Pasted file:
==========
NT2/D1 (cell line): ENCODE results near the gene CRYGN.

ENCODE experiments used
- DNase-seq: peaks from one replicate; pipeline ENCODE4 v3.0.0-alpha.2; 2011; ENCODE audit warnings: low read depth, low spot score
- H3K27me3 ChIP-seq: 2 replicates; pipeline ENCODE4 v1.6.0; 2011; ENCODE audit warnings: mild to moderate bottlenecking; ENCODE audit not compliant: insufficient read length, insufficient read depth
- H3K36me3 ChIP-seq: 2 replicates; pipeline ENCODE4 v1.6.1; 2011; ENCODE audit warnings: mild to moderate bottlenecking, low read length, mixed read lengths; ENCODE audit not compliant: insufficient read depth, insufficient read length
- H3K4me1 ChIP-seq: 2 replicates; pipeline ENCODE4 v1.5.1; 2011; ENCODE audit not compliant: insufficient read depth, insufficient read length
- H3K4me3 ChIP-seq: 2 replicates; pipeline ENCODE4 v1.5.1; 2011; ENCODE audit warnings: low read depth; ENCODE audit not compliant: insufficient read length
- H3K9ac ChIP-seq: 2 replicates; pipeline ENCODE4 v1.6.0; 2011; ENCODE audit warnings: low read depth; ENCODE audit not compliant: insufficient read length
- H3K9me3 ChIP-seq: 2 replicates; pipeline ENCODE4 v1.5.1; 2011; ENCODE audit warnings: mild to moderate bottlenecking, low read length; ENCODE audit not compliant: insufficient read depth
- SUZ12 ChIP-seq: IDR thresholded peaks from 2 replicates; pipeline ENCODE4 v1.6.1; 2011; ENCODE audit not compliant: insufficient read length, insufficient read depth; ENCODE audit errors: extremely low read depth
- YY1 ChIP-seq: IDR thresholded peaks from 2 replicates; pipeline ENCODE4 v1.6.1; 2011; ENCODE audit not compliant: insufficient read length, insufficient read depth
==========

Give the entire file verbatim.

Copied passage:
NT2/D1 (cell line): ENCODE results near the gene CRYGN.

ENCODE experiments used
- DNase-seq: peaks from one replicate; pipeline ENCODE4 v3.0.0-alpha.2; 2011; ENCODE audit warnings: low read depth, low spot score
- H3K27me3 ChIP-seq: 2 replicates; pipeline ENCODE4 v1.6.0; 2011; ENCODE audit warnings: mild to moderate bottlenecking; ENCODE audit not compliant: insufficient read length, insufficient read depth
- H3K36me3 ChIP-seq: 2 replicates; pipeline ENCODE4 v1.6.1; 2011; ENCODE audit warnings: mild to moderate bottlenecking, low read length, mixed read lengths; ENCODE audit not compliant: insufficient read depth, insufficient read length
- H3K4me1 ChIP-seq: 2 replicates; pipeline ENCODE4 v1.5.1; 2011; ENCODE audit not compliant: insufficient read depth, insufficient read length
- H3K4me3 ChIP-seq: 2 replicates; pipeline ENCODE4 v1.5.1; 2011; ENCODE audit warnings: low read depth; ENCODE audit not compliant: insufficient read length
- H3K9ac ChIP-seq: 2 replicates; pipeline ENCODE4 v1.6.0; 2011; ENCODE audit warnings: low read depth; ENCODE audit not compliant: insufficient read length
- H3K9me3 ChIP-seq: 2 replicates; pipeline ENCODE4 v1.5.1; 2011; ENCODE audit warnings: mild to moderate bottlenecking, low read length; ENCODE audit not compliant: insufficient read depth
- SUZ12 ChIP-seq: IDR thresholded peaks from 2 replicates; pipeline ENCODE4 v1.6.1; 2011; ENCODE audit not compliant: insufficient read length, insufficient read depth; ENCODE audit errors: extremely low read depth
- YY1 ChIP-seq: IDR thresholded peaks from 2 replicates; pipeline ENCODE4 v1.6.1; 2011; ENCODE audit not compliant: insufficient read length, insufficient read depth